Lula enacts pensions for orphans of femicide victims

“We are talking about kids and teens who are alone in the world,” says Maria do Rosário, the bill’s author

Translated by: Ana Paula Rocha

Brasil de Fato | Brasília (DF) |
“If the State did not take care of these people and allowed these women to die, it must at least take responsibility for their kids,” said President Lula. - Ricardo Stuckert/ PR

On Tuesday afternoon (31), President Lula enacted a law that creates a special pension equal to one minimum wage for orphans of femicide victims. The measure aims to benefit children and dependents whose monthly per capita family income is up to 25% of Brazil’s minimum wage, which corresponds to 330 reais (US$ 65). The policy provides social aid for all children under the age of 18 on the day their mothers died. The benefit must be granted upon demand whenever there is "evidence of femicide".

“We must guarantee victims that their kids will not be abandoned by the State. If the State did not take care of these people and allowed these women to die, it must at least take responsibility for their kids,” argued the politician, making comments about the subject during a live stream on Tuesday morning.

The new law establishes that if after the legal process becomes final and unappealable it concludes there was no femicide, the benefit will be immediately suspended. In this kind of situation, beneficiaries are not obliged to reimburse the amounts, except in cases of proven bad faith. The norm also determines that the pension cannot be accumulated with other Social Security benefits, special pension schemes or the military’s social protection system.

The expenses created by the law will be linked to the Executive's social aid area and, therefore, must be annually reviewed in the Annual Budget Law (LOA, in Portuguese), which is sent to Congress. Under the new rule, the benefit must be paid by the State until the victim's child turns 18 years of age. Approved by the Chamber of Deputies in March and by the Senate in October this year, the policy resulted from a bill presented by Federal Deputy Maria do Rosário (Workers’ Party, Rio Grande do Sul).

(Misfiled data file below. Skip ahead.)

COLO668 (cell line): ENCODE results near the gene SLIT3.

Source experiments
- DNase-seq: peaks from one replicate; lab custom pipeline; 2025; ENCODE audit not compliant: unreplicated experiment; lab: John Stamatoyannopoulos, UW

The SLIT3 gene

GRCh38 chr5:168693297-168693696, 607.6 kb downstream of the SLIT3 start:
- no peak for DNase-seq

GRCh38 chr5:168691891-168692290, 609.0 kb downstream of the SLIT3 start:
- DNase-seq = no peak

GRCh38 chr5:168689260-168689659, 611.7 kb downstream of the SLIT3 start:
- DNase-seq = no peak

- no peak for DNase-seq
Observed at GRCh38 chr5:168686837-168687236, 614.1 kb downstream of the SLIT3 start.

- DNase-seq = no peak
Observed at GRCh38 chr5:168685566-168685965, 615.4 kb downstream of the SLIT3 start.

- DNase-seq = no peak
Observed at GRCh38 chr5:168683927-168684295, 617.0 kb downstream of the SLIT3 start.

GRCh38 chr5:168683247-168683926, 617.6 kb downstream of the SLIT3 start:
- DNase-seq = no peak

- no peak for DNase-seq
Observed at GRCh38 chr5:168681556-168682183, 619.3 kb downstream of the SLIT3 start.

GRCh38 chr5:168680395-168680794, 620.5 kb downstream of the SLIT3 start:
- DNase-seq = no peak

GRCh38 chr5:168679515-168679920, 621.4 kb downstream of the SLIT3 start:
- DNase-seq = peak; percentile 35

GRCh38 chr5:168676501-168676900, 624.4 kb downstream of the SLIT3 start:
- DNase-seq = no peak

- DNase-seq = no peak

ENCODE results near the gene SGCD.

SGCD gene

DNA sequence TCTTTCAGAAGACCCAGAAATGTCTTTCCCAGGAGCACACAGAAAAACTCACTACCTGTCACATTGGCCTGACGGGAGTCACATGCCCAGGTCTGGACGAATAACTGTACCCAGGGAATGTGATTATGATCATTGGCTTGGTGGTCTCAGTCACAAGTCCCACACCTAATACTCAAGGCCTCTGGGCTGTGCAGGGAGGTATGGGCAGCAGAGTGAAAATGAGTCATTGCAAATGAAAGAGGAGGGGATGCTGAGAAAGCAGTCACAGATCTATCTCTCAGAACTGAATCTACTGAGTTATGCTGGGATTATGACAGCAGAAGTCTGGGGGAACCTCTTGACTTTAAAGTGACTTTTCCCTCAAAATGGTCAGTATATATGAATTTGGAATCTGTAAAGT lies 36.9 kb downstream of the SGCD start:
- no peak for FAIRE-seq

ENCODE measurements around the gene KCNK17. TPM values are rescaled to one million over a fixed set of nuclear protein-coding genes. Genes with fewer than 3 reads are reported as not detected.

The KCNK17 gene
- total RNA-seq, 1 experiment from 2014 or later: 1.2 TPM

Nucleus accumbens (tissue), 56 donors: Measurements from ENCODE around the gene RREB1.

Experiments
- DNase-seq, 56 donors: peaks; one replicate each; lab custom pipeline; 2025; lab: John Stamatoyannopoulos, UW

“These kids have already faced the worst pain possible, which is losing their mothers. And these mothers – maybe in the most difficult moment of their lives, while trying to get free from violence - were worried about their kids’ future in the face of their imminent death,” said the parliamentarian to Brasil de Fato.

The annual increase in femicide cases in Brazil is under the spotlight. Data by the Violence Monitor, collected in partnership with the Brazilian Public Security Forum (FBSP), the Center for Violence Studies at the University of São Paulo and the G1 website show that the number rose by 5% between 2021 and 2022, when there were 1,4 notifications of this kind. The data includes all 26 Brazilian states and the country’s Federal District and points out the highest number of femicide cases since the creation of Brazil’s Femicide Law (Law n° 13104/2015).

"Many children are left motherless. All research indicates that in 97.8% of cases, femicide is carried out by the victim's current or former partner, that is, the father of these children or their stepfathers, so that these children whose mother was murdered in a femicide crime also lost their fathers,” says Maria do Rosário, for whom the law sanctioned by Lula is a way of welcoming orphans.

"We are talking about children who are alone in the world. And when a grandmother, an aunt or an extended family wants to take on the responsibility of taking care of them, but it is an extremely poor family, they often cannot because, economically, they do not have the necessary support,” states the law’s author.

“We are, therefore, establishing this aid in an attempt to shed light on it to show that femicide victimizes women, but it continues to make victims every day in the lives of these children, especially when they are institutionalized, end up in shelters or are away from their families because they are unable to take care of them for various reasons, including economic ones,” concludes the Worker’s Party member.


Edited by: Nadini Lopes e Thalita Pires